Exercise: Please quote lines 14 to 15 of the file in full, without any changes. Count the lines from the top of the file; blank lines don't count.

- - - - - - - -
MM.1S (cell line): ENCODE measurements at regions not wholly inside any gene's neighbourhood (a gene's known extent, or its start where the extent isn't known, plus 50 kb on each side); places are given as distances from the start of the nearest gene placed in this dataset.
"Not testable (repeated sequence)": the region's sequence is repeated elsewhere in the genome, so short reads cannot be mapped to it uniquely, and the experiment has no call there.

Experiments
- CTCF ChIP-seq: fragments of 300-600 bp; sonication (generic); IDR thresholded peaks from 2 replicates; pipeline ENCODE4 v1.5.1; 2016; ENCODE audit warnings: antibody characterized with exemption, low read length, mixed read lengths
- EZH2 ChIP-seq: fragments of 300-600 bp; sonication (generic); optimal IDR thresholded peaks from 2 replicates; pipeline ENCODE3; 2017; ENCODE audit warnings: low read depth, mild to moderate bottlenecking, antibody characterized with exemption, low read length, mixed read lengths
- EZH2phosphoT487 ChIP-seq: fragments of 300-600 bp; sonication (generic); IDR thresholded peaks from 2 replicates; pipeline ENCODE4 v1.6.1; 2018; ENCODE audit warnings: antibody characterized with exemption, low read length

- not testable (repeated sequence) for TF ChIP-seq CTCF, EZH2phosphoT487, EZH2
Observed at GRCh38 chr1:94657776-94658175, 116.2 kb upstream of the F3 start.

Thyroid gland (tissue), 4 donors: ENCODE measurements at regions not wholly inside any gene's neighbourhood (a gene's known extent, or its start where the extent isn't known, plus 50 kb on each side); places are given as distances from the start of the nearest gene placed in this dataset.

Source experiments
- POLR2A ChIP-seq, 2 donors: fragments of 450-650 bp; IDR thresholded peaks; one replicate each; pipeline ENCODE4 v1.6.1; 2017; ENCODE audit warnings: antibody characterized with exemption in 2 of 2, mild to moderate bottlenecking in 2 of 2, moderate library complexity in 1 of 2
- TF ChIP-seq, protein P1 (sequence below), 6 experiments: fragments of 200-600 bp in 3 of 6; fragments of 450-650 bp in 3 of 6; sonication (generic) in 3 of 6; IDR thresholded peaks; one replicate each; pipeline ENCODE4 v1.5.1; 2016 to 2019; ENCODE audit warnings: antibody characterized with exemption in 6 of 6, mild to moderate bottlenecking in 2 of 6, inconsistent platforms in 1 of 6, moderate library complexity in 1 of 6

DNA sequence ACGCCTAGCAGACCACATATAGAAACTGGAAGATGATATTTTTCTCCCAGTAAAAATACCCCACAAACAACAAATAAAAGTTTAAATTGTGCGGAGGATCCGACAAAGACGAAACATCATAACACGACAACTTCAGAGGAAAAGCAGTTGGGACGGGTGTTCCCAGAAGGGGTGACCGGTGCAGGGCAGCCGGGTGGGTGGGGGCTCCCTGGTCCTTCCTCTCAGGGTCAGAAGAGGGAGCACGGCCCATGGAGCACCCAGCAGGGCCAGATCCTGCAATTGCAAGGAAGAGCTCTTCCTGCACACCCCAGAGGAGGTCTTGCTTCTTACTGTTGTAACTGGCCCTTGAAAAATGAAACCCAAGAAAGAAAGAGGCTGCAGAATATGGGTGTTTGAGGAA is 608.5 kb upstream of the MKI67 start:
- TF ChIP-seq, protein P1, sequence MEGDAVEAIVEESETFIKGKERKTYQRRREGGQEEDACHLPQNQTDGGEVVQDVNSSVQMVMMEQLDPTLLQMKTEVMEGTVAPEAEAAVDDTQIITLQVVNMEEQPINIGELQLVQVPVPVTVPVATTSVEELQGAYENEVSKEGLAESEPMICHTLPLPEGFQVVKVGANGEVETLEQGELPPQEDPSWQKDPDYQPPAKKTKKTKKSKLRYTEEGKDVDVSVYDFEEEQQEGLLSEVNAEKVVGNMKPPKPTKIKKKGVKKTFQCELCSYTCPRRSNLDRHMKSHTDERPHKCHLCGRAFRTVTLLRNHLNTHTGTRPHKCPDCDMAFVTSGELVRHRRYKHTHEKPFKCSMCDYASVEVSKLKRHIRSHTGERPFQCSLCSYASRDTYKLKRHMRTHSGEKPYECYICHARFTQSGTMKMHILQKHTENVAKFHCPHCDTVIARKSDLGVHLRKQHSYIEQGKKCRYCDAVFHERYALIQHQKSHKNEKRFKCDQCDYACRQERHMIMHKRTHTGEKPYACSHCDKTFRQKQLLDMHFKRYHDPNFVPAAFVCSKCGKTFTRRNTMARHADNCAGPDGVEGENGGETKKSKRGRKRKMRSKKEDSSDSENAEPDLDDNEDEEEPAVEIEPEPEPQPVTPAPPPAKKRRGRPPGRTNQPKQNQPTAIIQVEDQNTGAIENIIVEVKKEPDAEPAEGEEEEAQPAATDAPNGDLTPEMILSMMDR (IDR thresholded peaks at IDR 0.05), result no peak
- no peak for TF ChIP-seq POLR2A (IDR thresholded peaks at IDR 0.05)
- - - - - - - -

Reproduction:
- TF ChIP-seq, protein P1, sequence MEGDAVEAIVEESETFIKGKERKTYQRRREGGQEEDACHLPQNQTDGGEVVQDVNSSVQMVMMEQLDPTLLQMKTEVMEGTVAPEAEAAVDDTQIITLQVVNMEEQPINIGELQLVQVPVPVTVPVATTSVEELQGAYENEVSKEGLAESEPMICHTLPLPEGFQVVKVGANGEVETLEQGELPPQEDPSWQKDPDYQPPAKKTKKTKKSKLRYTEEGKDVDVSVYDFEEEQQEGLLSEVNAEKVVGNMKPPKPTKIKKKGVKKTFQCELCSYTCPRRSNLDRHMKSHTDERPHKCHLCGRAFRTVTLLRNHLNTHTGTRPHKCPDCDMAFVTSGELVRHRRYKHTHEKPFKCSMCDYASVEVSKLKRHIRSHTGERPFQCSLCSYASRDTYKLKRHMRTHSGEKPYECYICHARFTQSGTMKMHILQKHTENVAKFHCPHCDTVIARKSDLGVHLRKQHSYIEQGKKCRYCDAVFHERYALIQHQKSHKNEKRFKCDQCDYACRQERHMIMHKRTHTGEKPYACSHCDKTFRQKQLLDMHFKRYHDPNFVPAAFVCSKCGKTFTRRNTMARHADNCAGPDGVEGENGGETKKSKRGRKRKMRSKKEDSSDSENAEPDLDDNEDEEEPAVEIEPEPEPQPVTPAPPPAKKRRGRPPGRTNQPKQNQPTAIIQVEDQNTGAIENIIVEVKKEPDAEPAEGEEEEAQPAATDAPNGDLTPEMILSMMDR (IDR thresholded peaks at IDR 0.05), result no peak
- no peak for TF ChIP-seq POLR2A (IDR thresholded peaks at IDR 0.05)